I haven't the foggiest what took me so long, but I finally just bought my first shares in Whole Foods Market (NASDAQ:WFM), one of my favorite companies when it comes to two critical investing filters: long-term performance and corporate social responsibility.

Responsible to the core
Corporate social responsibility, or CSR, comes in two basic varieties. Some companies go the CSR route by grafting a skin of social responsibility onto their existing corporate bodies. This can be purely for PR purposes or for more genuine purposes. Either way, for me it doesn't matter: As long as CSR is on a company's radar and the company is taking real action as a result, count me in.

But for some companies CSR goes much deeper, to the very core of the enterprise. Whole Foods is just such an enterprise. Since the first Whole Foods opened in Austin, Texas, in 1978, the company has sought a genuine balance between profit and social responsibility.

One of the first things you see when you visit the Company Info page of Whole Foods' website is the description of the company as "mission-driven." That mission is to "seek out the finest natural and organic foods available, maintain the strictest quality standards in the industry, and have an unshakeable commitment to sustainable agriculture."  Above and beyond that, you'll also find some very specific socially responsible missions Whole Foods has chosen to undertake:

  • Through the Whole Planet Foundation, the company tries to alleviate poverty in the developing-world economies from which Whole Foods sources so many of its products. It does this primarily through the facilitation and extension of microcredit. As of August 2012, the foundation has more than 225,000 clients with more than $432 million in funds committed.
  • The Whole Kids Foundation "support[s] schools and inspire[s] families to improve children's nutrition and wellness." The foundation's ultimate mission is to end the childhood obesity epidemic. Partnerships with innovative organizations and schools give children access to fresh, nutritious meals.
  • Through Community Giving, Whole Foods reaches out to local communities through its store employees, who are naturally passionate about supporting the causes that are important to their own neighborhoods. Several times a year, Whole Foods stores hold community giving days where 5% of that day's net sales are donated to a local nonprofit or educational organization.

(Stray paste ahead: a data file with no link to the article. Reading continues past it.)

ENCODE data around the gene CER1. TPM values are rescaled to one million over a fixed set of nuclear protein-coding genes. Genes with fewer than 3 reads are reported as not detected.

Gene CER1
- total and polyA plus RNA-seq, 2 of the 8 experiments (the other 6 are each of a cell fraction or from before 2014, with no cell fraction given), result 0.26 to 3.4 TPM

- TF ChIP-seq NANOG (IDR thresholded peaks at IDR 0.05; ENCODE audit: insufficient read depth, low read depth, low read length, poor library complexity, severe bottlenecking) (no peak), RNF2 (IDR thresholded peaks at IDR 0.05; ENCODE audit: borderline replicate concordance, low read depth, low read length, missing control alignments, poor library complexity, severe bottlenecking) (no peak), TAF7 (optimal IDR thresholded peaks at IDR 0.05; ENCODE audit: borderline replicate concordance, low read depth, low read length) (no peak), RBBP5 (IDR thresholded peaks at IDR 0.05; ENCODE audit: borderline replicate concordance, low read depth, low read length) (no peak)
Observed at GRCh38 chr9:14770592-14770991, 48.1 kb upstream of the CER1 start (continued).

Also a great business
Of course, if a company isn't performing up to snuff as a business, it doesn't matter what it's doing when it comes to CSR, because it will likely be insolvent soon anyway. Fortunately for investors, like myself now, that's far from the case. Here's a look at how the company measures up on some important metrics against some of its peers.

  • Revenue growth: In its most recent quarter, Whole Foods grew its revenue by a whopping 23.6% year over year, while Safeway's (NYSE:SWY) contracted by 0.2% and Kroger's (NYSE:KR) grew by a middling 3.9%.
  • Earnings growth: Whole Foods grew its YOY earnings by a staggering 49.4%. Safeway, to its credit, had phenomenal earnings growth, too: 20.6%. Kroger's earnings actually contracted by 0.7%.
  • Cash-to-debt ratio: It's always good to see more cash than debt on the balance sheet, ideally at least 1.5 times more. With $1.2 billion in cash and $24 million in debt, Whole Foods' C/D is a brilliant 50. $267 million in cash and $6.4 billion in debt give Safeway the not-so-brilliant C/D of 0.04. And $238 million in cash and $8.2 billion in debt give Kroger possibly the worst C/D I've ever seen: 0.03.

A perfect marriage for the new economy
Making money and making a difference don't have to be mutually exclusive. In fact, the new economy not only rewards it, but practically demands it. Consumers are becoming more and more socially conscious, and want the goods and services they use to measure up. In truth, it doesn't take much. A simple action that costs a company very little or nothing at all can make a real difference in the mind of the consumer and in the company's bottom line.

Whole Foods goes well above and beyond this minimum standard, however, and backs up its integrated focus on good deeds with plenty of profits. For me, five shares of Whole Foods isn't much, but it's a start, one I intend to build on.

Fool contributor John Grgurich owns shares of Whole Foods. Follow John's dispatches from the bleeding edge of capitalism on Twitter @TMFGrgurich. The Motley Fool owns shares of Whole Foods Market. Motley Fool newsletter services have recommended buying shares of Whole Foods Market. The Motley Fool has a delightful disclosure policy. We Fools may not all hold the same opinions, but we all believe that considering a diverse range of insights makes us better investors. Try any of our Foolish newsletter services free for 30 days.